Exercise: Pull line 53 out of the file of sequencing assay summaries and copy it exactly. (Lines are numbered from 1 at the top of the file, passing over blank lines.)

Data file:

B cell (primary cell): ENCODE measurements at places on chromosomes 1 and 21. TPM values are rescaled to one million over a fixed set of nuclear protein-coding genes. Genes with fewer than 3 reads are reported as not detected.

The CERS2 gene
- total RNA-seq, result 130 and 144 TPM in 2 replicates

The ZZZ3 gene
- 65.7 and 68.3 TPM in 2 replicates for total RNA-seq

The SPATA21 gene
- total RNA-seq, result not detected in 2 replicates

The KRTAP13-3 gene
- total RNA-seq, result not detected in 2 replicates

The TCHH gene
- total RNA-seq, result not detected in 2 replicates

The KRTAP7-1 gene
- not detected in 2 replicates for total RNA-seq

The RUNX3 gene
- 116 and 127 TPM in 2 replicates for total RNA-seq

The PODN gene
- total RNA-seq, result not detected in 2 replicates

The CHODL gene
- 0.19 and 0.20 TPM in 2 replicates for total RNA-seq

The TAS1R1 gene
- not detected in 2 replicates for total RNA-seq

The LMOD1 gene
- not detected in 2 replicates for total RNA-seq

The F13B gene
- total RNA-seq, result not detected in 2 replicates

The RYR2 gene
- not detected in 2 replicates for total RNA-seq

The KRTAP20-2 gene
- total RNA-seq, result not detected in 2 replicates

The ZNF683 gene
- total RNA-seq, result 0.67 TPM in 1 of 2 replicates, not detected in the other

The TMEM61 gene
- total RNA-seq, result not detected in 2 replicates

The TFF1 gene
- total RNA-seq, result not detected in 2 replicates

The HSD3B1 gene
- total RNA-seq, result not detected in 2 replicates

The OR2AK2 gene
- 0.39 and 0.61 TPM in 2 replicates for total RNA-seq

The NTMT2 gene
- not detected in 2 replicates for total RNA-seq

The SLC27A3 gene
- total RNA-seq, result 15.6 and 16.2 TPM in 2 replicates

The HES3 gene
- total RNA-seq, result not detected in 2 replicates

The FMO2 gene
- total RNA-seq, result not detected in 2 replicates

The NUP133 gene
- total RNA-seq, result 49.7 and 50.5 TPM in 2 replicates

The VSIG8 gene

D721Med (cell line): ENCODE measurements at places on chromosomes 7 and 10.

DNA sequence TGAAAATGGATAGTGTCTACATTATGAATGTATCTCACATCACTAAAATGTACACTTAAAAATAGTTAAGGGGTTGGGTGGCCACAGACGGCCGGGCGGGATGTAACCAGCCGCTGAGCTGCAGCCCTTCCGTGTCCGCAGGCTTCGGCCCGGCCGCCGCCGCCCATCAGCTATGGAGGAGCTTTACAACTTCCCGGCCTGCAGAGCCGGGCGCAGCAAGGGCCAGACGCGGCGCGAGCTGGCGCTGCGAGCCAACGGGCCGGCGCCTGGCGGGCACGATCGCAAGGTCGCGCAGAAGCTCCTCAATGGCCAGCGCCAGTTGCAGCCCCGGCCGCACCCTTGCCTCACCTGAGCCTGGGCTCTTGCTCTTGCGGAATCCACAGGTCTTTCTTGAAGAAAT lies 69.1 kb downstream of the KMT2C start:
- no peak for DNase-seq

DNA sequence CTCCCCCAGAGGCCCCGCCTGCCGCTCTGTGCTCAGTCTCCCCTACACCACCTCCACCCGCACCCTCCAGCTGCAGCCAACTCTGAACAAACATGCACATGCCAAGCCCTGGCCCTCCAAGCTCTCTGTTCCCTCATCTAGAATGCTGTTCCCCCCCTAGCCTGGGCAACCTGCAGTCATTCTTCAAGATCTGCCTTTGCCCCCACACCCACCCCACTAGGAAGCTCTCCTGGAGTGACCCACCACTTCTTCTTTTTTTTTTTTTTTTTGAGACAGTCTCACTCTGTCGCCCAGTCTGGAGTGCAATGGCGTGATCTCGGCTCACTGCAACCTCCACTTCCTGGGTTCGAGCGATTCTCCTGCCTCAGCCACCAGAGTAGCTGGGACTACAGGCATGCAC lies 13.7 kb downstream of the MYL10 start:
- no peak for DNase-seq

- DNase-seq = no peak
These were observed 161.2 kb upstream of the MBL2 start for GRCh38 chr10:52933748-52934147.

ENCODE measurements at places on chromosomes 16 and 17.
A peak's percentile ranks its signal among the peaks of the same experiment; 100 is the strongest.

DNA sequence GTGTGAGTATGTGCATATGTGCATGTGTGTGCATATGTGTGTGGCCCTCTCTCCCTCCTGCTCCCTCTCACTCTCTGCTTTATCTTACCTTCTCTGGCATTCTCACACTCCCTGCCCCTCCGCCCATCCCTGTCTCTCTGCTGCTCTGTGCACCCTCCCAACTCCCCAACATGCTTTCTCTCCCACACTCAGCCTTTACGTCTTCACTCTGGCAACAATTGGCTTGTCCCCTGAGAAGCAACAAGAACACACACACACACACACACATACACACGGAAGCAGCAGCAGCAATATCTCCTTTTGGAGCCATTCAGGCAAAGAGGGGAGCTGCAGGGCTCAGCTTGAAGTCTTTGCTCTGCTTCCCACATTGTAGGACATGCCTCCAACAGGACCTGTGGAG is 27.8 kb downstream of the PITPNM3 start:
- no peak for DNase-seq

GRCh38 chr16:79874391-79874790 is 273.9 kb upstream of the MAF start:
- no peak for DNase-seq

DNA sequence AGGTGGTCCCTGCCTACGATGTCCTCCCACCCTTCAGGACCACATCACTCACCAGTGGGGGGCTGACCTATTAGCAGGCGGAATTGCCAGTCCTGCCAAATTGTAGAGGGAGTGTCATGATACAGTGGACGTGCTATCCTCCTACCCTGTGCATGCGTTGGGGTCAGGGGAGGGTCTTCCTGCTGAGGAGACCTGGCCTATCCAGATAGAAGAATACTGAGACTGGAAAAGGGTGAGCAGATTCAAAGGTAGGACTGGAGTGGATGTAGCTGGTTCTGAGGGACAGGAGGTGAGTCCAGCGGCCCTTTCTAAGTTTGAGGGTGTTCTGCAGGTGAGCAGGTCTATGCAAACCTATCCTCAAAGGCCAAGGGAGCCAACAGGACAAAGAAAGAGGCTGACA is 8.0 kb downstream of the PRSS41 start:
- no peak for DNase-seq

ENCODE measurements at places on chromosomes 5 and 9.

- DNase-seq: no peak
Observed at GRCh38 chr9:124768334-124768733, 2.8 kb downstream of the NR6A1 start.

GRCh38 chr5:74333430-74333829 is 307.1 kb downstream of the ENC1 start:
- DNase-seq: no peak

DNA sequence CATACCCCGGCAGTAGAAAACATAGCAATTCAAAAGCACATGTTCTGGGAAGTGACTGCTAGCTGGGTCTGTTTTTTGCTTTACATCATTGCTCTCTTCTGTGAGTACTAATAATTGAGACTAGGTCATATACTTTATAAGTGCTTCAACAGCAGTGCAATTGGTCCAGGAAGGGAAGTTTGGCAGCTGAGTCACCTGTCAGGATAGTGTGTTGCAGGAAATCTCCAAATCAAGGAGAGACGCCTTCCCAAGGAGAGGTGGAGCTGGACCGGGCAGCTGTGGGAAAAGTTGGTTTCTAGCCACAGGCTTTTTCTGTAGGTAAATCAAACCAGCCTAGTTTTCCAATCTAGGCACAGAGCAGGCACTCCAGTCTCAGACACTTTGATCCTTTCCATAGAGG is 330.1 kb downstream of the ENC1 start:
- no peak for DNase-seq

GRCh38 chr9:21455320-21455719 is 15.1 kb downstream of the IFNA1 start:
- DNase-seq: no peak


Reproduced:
- no peak for DNase-seq